Featured Research

from universities, journals, and other organizations

March Madness: Statisticians quantify entry biases

Date:
March 1, 2011
Source:
Virginia Tech
Summary:
By examining historical data, statisticians have quantified biases that play a role in granting Division I at-large basketball teams inclusion in the NCAA March Madness Tournament.

Virginia Tech basketball player Malcom Delaney, now a senior in apparel, housing and research management, is shown here in the game against Maryland in February 2010.
Credit: Photo by Kelsey Kradel, Virginia Tech Photo intern

By examining historical data, statisticians in the College of Science at Virginia Tech have quantified biases that play a role in granting Division I at-large basketball teams inclusion in the NCAA March Madness Tournament.

Assistant professors Leanna House and Scotland Leman found that in addition to the standard Ratings Percentage Index (RPI) used by the 10-member selection committee, biases such as the team's marquee and the strength of its schedule are also factors.

"We wanted to quantify how much bias there is for bubble teams," Leman said. So-named "bubble teams" are those that do not have an automatic bid but are still considered potential teams to be invited to the tournament. Usually bout 30 teams fall into this category.

One bias for bubble teams, House and Leman found, was consideration of the marquee (or pedigree) of the team. For instance, a team that historically has an outstanding record and is usually included in the tournament has that fact in its favor.

"Having a rich history of a spot in the tournament will 'break the tie,'" House said.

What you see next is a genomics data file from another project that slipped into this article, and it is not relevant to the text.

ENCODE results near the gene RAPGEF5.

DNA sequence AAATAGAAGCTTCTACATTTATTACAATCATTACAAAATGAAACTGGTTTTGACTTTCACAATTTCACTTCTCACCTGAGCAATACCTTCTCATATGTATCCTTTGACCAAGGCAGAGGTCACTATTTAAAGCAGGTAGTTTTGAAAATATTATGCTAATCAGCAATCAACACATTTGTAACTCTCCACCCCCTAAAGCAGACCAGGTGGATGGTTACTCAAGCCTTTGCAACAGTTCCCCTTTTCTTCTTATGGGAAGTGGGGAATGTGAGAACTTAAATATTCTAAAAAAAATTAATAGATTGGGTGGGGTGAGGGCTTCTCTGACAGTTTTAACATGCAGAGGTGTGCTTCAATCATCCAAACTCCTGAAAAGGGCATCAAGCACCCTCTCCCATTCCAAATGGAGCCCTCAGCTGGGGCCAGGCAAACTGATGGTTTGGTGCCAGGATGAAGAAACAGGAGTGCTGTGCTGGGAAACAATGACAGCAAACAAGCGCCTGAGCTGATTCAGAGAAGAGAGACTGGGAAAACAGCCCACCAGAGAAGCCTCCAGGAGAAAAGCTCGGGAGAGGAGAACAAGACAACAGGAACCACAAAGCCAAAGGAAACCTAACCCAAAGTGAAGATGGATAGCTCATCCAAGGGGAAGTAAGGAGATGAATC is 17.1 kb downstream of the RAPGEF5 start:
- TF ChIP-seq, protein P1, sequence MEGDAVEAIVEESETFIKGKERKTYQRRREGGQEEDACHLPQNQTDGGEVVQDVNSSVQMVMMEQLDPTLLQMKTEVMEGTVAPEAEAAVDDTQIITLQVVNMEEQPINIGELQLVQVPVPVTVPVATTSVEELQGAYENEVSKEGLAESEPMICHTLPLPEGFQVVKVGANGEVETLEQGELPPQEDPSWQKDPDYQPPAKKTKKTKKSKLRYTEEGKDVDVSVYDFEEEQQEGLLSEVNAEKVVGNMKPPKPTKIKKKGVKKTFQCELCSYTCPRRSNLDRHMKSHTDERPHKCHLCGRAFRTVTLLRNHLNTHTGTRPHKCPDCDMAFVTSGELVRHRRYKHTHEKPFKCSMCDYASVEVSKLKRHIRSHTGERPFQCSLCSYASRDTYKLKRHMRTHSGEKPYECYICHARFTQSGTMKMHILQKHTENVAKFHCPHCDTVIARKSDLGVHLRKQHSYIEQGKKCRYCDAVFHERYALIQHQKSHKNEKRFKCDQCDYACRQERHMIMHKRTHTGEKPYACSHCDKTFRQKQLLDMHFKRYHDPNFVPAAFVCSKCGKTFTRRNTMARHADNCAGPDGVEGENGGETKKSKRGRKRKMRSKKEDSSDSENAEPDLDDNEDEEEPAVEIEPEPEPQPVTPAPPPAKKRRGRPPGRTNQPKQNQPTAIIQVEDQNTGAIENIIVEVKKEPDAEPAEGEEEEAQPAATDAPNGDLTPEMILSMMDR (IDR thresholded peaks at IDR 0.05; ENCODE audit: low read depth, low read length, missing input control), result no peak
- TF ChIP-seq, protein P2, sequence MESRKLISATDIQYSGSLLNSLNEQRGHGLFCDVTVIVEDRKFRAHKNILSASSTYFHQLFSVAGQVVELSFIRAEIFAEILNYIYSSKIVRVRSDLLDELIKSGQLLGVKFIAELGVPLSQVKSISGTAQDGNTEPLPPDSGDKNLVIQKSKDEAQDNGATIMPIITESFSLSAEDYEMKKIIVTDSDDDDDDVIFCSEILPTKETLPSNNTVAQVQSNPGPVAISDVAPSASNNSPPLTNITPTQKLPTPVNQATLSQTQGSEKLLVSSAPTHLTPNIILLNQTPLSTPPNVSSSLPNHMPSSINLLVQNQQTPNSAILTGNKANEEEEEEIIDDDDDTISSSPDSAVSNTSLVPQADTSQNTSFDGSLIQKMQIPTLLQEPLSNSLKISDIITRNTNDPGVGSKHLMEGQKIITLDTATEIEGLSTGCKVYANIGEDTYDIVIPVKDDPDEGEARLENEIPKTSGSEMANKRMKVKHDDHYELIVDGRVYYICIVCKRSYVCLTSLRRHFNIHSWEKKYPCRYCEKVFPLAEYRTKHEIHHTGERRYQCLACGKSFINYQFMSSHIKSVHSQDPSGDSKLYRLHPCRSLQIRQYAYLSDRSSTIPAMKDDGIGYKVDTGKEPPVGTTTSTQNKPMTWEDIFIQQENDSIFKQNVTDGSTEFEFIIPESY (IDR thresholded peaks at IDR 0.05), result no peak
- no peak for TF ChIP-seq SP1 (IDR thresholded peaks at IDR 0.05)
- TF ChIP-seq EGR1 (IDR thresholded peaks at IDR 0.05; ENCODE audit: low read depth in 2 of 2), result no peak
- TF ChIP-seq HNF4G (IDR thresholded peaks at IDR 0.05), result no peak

She and Leman found that inclusion probabilities were much higher for marquee teams. For example, in the 2009-10 season, the bias of not being a marquee team lowered Virginia Tech's chances of receiving an at-large bid from 0.83 to 0.31. During the 1999-2000 season, the marquee bias increased the University of North Carolina's chances from 0.32 to 0.85.

"UNC's marquee status during that season had a substantial influence on the committee's decision." Leman said. "Of that, I'm sure."

The statisticians also explored the influence a team's schedule has on its RPI in addition to its record. By using a hypothetical model, Leman and House determined that the more powerhouse teams a bubble team plays in a season, regardless of whether they win or lose, will help them win a bid in the tournament.

"Of course scheduling is a complex process and involves a lot of negotiation," Leman said. "But in cases where a coach is able to select to play a powerful team or a smaller, less powerful team, it is better to pick the power team. The rule of thumb is: the more powerhouse teams, the better."

At the beginning of each March Madness decision-making process, the selection committee is provided documentation that contains season statistics and the RPI for each team. Other measures of team strength are excluded.

"The RPI accounts for known, quantitative biases in raw winning percentages that may impact their ratings, but it has been shown repeatedly that raw winning percentages per team are not adequate for ranking teams," Leman said. "Tournament decisions made for teams with only moderately high RPIs (bubble teams), until now, were not clear."

Leman and House say their research was motivated by a chance meeting with Virginia Tech head basketball coach Seth Greenberg in a restaurant in the spring of 2010. At that time, Virginia Tech had not won a bid for the tournament. Greenberg suggested that he would like to know how tournament decisions are made for at-large teams. The two statisticians, along with graduate assistants John Szarka and Hayley Nelson, stepped up to the challenge and have presented their conclusions just in time for this year's March Madness to begin.